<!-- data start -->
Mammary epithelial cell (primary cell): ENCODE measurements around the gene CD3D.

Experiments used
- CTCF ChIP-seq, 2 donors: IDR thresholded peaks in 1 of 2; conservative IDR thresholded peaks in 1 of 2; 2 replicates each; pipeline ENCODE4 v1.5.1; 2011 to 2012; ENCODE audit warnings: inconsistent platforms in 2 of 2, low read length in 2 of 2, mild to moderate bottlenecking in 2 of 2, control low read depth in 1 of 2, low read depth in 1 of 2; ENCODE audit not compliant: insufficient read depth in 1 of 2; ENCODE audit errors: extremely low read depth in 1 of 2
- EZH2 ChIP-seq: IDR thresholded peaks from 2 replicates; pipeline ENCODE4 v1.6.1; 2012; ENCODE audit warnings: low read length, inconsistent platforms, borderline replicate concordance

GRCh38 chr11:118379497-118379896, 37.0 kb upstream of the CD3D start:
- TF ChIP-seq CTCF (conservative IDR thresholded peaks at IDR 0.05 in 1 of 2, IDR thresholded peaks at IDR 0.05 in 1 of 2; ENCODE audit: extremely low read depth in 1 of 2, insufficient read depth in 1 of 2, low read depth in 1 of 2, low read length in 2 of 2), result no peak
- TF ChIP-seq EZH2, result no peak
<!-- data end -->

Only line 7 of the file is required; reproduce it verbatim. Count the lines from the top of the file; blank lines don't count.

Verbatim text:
- TF ChIP-seq EZH2, result no peak